The U.S. Embassy provides the following general information on seeking a divorce in Zambia. It does not constitute legal advice; you may wish seek the services of an attorney for professional assistance.
1. A petition for divorce may be presented to the Court by either party to a marriage on the ground that the marriage has broken down irretrievably. Divorce in Zambia cannot be done via proxy. Only in rare cases will a Court grant a divorce when one party is outside Zambia; in that case the respondent who is outside Zambia must agree to accept the Court’s decision without contest.
2. The Court hearing a petition for divorce shall not hold the marriage to have broken down irretrievably unless the petitioner satisfies the Court of one or more of the following facts:
(a) that the respondent has committed adultery and the petitioner finds it intolerable to live with the respondent;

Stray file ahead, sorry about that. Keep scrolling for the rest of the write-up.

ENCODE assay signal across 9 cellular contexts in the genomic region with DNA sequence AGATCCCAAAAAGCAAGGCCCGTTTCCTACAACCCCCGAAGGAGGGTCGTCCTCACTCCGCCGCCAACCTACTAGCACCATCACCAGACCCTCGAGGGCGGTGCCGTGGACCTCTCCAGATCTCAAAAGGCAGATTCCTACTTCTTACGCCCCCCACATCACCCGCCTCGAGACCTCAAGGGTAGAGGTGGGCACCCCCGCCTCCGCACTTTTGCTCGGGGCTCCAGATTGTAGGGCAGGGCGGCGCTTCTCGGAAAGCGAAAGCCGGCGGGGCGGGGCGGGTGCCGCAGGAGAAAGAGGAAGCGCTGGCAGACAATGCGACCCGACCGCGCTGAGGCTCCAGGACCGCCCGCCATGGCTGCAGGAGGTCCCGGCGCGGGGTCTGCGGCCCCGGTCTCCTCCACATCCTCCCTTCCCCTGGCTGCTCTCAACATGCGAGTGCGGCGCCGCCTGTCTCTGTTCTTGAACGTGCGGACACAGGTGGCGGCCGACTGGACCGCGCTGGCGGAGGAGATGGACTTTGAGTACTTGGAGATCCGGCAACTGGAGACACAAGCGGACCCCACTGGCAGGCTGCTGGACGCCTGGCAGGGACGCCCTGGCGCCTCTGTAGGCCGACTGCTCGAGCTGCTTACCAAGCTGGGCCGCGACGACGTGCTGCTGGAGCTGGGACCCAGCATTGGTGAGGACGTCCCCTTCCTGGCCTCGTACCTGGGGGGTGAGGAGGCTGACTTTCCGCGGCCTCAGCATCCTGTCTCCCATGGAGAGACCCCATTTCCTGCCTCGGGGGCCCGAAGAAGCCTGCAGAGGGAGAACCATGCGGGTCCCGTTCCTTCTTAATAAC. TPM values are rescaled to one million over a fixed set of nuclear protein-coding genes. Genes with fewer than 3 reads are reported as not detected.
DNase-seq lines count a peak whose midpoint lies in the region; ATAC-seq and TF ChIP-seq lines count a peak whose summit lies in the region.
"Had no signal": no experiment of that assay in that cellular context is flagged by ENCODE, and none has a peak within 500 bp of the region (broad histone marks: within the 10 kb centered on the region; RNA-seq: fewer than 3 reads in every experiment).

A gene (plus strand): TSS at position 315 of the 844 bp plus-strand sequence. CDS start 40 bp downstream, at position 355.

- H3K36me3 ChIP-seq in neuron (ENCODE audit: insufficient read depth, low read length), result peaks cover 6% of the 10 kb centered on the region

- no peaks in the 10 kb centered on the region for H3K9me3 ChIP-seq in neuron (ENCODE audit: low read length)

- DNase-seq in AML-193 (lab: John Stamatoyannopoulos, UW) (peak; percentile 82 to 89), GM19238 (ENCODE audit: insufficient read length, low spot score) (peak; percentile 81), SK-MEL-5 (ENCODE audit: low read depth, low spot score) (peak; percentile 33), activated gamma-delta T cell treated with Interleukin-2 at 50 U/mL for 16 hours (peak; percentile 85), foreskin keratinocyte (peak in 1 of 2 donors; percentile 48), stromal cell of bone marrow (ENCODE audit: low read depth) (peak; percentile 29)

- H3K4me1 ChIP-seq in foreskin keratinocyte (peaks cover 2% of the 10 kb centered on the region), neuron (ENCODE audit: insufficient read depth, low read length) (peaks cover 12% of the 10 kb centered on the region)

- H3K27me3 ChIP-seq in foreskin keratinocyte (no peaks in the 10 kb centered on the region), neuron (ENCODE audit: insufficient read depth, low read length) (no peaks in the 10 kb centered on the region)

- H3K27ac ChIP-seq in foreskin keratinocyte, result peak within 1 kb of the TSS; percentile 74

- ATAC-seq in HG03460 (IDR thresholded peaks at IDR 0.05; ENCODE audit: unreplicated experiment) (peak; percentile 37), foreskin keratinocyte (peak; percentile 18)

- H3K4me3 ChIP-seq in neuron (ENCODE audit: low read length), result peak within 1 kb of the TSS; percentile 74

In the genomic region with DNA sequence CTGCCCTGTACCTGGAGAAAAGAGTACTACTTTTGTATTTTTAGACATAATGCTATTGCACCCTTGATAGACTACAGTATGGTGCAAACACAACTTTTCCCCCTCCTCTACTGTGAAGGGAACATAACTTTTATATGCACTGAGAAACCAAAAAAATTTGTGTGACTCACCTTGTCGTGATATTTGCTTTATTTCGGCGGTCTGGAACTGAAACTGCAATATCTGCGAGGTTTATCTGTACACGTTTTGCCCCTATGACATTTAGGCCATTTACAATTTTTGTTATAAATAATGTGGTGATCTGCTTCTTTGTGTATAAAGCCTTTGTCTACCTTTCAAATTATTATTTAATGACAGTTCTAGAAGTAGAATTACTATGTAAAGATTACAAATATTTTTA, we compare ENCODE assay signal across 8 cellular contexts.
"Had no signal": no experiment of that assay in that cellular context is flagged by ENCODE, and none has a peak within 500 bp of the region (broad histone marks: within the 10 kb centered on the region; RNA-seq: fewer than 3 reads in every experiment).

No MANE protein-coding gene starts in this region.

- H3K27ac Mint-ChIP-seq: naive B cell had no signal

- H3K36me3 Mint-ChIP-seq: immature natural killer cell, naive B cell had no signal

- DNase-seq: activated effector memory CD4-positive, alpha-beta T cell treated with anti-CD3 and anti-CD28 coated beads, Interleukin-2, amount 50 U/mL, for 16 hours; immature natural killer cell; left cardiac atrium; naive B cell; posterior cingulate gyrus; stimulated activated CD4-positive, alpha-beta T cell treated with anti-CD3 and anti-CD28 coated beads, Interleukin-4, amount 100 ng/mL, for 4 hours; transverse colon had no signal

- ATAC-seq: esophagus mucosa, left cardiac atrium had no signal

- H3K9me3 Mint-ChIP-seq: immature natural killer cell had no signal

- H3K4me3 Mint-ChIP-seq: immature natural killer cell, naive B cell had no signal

(b) that the respondent has behaved in such a way that the petitioner cannot reasonably be expected to live with the respondent;
(c) that the respondent has deserted the petitioner for a continuous period of at least two years immediately preceding the presentation of the petition;
(d) that the parties to the marriage have lived apart for a continuous period of at least two years immediately preceding the presentation of the petition and the respondent consents to a decree being granted;
(e) that the parties to the marriage have lived apart for a continuous period of at least five years immediately preceding the presentation of the petition.
3. On a petition for divorce it shall be the duty of the Court to inquire, so far as it reasonably can, into the facts alleged by the petitioner and into any facts alleged by the respondent.
4. A decree of dissolution of marriage shall not be made if the Court is satisfied that there is a reasonable likelihood of cohabitation being resumed.
If the marriage occurred under customary law, the granting of divorce is at the discretion of the Magistrate, who will take into account the appropriate tribal custom (as well as U.S. customs when one party is a U.S. citizen).